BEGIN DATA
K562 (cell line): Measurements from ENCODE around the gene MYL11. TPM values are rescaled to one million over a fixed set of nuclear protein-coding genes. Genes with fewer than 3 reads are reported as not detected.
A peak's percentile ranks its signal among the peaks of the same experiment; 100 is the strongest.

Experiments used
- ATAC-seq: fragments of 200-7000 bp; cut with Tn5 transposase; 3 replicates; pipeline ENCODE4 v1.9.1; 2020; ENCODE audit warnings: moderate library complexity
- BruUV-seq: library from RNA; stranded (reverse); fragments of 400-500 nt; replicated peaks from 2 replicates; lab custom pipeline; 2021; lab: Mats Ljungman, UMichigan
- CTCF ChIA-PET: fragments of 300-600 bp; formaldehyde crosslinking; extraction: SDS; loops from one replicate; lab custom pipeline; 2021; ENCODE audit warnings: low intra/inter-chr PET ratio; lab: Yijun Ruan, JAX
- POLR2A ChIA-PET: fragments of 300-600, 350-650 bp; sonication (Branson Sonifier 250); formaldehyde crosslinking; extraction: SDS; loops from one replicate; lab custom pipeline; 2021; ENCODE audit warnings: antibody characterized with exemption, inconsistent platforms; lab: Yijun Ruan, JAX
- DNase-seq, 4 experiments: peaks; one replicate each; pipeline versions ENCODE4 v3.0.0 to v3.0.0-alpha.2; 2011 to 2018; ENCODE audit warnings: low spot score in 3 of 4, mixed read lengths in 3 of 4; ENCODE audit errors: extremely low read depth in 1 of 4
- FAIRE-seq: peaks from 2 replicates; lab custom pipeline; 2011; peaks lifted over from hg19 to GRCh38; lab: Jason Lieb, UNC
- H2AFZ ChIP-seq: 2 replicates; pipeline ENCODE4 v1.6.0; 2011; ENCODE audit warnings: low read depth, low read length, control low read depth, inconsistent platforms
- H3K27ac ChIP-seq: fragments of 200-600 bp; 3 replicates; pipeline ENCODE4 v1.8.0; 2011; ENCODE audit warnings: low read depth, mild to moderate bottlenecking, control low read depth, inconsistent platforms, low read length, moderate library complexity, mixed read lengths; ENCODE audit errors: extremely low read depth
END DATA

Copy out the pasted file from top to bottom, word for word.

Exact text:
K562 (cell line): Measurements from ENCODE around the gene MYL11. TPM values are rescaled to one million over a fixed set of nuclear protein-coding genes. Genes with fewer than 3 reads are reported as not detected.
A peak's percentile ranks its signal among the peaks of the same experiment; 100 is the strongest.

Experiments used
- ATAC-seq: fragments of 200-7000 bp; cut with Tn5 transposase; 3 replicates; pipeline ENCODE4 v1.9.1; 2020; ENCODE audit warnings: moderate library complexity
- BruUV-seq: library from RNA; stranded (reverse); fragments of 400-500 nt; replicated peaks from 2 replicates; lab custom pipeline; 2021; lab: Mats Ljungman, UMichigan
- CTCF ChIA-PET: fragments of 300-600 bp; formaldehyde crosslinking; extraction: SDS; loops from one replicate; lab custom pipeline; 2021; ENCODE audit warnings: low intra/inter-chr PET ratio; lab: Yijun Ruan, JAX
- POLR2A ChIA-PET: fragments of 300-600, 350-650 bp; sonication (Branson Sonifier 250); formaldehyde crosslinking; extraction: SDS; loops from one replicate; lab custom pipeline; 2021; ENCODE audit warnings: antibody characterized with exemption, inconsistent platforms; lab: Yijun Ruan, JAX
- DNase-seq, 4 experiments: peaks; one replicate each; pipeline versions ENCODE4 v3.0.0 to v3.0.0-alpha.2; 2011 to 2018; ENCODE audit warnings: low spot score in 3 of 4, mixed read lengths in 3 of 4; ENCODE audit errors: extremely low read depth in 1 of 4
- FAIRE-seq: peaks from 2 replicates; lab custom pipeline; 2011; peaks lifted over from hg19 to GRCh38; lab: Jason Lieb, UNC
- H2AFZ ChIP-seq: 2 replicates; pipeline ENCODE4 v1.6.0; 2011; ENCODE audit warnings: low read depth, low read length, control low read depth, inconsistent platforms
- H3K27ac ChIP-seq: fragments of 200-600 bp; 3 replicates; pipeline ENCODE4 v1.8.0; 2011; ENCODE audit warnings: low read depth, mild to moderate bottlenecking, control low read depth, inconsistent platforms, low read length, moderate library complexity, mixed read lengths; ENCODE audit errors: extremely low read depth